Quick Takes—Falling in Love and Wasps

Quick Takes—Falling in Love and Wasps

We have curry-eating babies. At least Sophia and Anthony. Bella and Ben like nothing spicier than white rice.
Anthony likes curry; but not with rice. He pushed away the first bowl I gave him and then whined till I gave him some sans rice. So far we’re evenly split: Sophie and Anthony like curry while Ben and Bella eat only plain rice.

1. We told the children that we are expecting a new baby while they were eating their pancakes Sunday after Mass. Bella sparkled with excitement: “REALLY?!?!!!” Sophie had a more subtle gleam but it was there. She kept asking me throughout the day: “It is real? Is it true? Do you really have a baby in your belly?” In an excited kind of way. Ben just asked if he could have another “pakepake” (That’s pancake for those who don’t speak Ben.)

Sophie, dressed as a priest. She told me that the scarves were her vestments. Oh and, yes, she was a male. Bella did her hair.

2. At dinner we were discussing names. Bella is still lobbying as strongly for “Baby Rose” as she was when we were expecting Anthony. Sophie suggested, “Mary… or Dogggie-Cup,” and then proceeded to bombard us with bunch of silly names in the “Doggie-Cup” vein. What can I say? She’s four. (Doggie-Cup refers to her favorite sippy cup that has cartoon dogs on it. Yes, they still all use sippy cups because they travel well and it minimizes spills at the table. Which is important when the 14 month old is constantly pulling down anything he can reach. Oh and has just learned how to climb onto the chairs and thence onto the table.)

Anthony climbs onto the table.

3. Yes, did I mention that Anthony is a climbing-crazed climber person? He’s figured out how to push the stool around and get to the kitchen counters. And how to climb onto the kitchen chairs and thence onto the table. Dom caught him just about to throw down an open container of flour on Sunday. No, I’d left the closed container on the kitchen table but Anthony pushed the stool over to the chair, mounted the chair, then climbed onto the table and grabbed down the container then opened the latch on the container. He’s driving me crazy. Especially since this last week has been cold and rainy and he hasn’t been able to play outside. He’s been perfecting his getting into stuff mode. I feel bad for the constant chorus of, “No, Anthony!” except that he really doesn’t seem to listen at all.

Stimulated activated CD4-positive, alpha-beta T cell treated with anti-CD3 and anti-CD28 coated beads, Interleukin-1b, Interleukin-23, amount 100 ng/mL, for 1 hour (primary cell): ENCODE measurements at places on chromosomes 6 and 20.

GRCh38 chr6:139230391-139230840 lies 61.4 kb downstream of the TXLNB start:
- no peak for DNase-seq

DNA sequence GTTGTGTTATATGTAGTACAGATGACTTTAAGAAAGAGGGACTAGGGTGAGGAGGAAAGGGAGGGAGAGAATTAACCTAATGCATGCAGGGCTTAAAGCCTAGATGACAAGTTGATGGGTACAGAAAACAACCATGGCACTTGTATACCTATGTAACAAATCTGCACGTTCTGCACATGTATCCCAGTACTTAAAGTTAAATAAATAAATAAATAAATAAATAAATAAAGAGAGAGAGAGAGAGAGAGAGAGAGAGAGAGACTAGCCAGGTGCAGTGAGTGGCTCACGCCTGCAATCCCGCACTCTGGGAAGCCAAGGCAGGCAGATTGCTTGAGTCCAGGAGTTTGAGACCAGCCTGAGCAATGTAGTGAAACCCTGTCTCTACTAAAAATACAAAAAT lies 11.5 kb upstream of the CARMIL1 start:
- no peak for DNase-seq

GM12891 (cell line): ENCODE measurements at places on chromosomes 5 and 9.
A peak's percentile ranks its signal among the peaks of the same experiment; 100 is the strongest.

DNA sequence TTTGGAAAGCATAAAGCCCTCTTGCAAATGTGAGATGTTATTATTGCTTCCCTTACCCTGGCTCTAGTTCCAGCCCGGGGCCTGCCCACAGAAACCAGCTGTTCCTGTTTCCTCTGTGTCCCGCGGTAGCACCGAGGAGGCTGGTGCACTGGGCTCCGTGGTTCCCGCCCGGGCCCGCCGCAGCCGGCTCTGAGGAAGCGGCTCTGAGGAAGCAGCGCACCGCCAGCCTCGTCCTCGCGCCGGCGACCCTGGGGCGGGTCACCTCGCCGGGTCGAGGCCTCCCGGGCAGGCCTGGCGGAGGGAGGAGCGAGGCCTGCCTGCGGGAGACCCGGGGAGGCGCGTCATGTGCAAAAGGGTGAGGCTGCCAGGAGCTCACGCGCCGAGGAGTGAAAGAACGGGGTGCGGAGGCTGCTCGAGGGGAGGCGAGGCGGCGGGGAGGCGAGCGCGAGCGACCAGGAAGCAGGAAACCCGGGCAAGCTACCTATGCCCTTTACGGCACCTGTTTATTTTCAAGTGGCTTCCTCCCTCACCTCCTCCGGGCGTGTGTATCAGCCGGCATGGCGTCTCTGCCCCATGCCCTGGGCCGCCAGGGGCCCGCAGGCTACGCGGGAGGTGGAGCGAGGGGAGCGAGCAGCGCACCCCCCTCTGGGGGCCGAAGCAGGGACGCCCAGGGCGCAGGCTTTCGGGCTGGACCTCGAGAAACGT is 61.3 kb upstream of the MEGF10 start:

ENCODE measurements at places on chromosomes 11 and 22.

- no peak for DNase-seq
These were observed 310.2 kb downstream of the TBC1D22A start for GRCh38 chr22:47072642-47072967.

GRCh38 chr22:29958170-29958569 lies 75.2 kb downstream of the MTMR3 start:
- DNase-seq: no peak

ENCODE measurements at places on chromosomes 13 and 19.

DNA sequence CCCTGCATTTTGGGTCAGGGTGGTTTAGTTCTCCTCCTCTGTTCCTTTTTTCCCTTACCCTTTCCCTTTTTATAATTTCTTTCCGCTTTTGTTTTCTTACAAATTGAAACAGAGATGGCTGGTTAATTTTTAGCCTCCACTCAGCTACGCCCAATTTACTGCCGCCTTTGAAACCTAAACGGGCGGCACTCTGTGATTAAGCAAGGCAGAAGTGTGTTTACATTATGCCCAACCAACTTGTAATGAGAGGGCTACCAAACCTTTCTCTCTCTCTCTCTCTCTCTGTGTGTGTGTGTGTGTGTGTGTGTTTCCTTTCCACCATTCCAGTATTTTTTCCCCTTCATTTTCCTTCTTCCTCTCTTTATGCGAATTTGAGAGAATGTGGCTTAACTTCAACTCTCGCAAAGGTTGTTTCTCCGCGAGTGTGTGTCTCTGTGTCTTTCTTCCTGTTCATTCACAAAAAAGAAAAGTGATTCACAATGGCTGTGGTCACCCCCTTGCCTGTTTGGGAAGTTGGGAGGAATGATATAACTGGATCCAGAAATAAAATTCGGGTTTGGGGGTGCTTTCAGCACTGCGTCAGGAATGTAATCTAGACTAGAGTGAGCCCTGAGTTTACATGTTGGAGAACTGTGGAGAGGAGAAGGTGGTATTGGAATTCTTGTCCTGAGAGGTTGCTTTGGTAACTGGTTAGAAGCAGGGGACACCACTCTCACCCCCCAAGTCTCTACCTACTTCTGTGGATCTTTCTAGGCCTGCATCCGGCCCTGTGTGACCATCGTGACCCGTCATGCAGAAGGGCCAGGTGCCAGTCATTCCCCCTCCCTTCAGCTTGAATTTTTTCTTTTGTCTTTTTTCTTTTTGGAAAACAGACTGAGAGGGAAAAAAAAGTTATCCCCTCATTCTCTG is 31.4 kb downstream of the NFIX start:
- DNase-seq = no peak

Bella with the St Gianna Molla book

4. Bella told me today that she is “falling in love with St Gianna Molla.” We are reading this biography of St Gianna and although Bella is still convinced that she heard God’s call to her to be a nun when she was at Mass on Holy Thursday, she is wonderfully surprised to discover a saint who is a loving wife and mother and doctor. She is very insistent about her call, by the way, every time it comes up she tells me gravely that it is “a very true thing. I really heard God’s call for me and it is to be a religious sister.” And then she seriously wonders what order she will join, “I don’t know yet what order God will call me to.” (I don’t necessarily recommend these books for children as young as Bella. I’ve had to do some editing as I read and we’ve had some discussions about the fairly intense material. Reading about martyrs is tough.)

I no longer remember why Bella was pouting. Probably I wouldn’t read her a book.

5. Bella sat on a wasp on Sunday and got a sting in a very sensitive spot. She came in screaming, tears streaming, “I never knew how painful it could be!” she exclaimed. “If I had only known how painful they were!” Dom and I were trying unsuccessfully not to laugh at her dramatic expostulations. She was so much in pain and yet so over the top and yet with such funny word choice. So gravely surprised.

The funny thing was that when we were getting into the car after Mass there was a bee on my seat and I almost sat on it and got the same sting except that Sophie warned me just in time that there was a bee in the car.

Why does Ben have a trash can on his head? I have no idea.

6. Bella has decided that she loves listening to the Office of Readings. And most especially she loves the Book of Revelation. I have no idea why and I don’t think she does either. Her explanation is something jumbled about listening to it in the car while on the way home from Home Depot after she’d shut the door on her wrist. And something about loving St John. He’s in all her crucifixion pictures, at the foot of the cross with Mary and Mary Magdalene. So there’s that. Still, I often wonder what she’s making of all the bizarre imagery.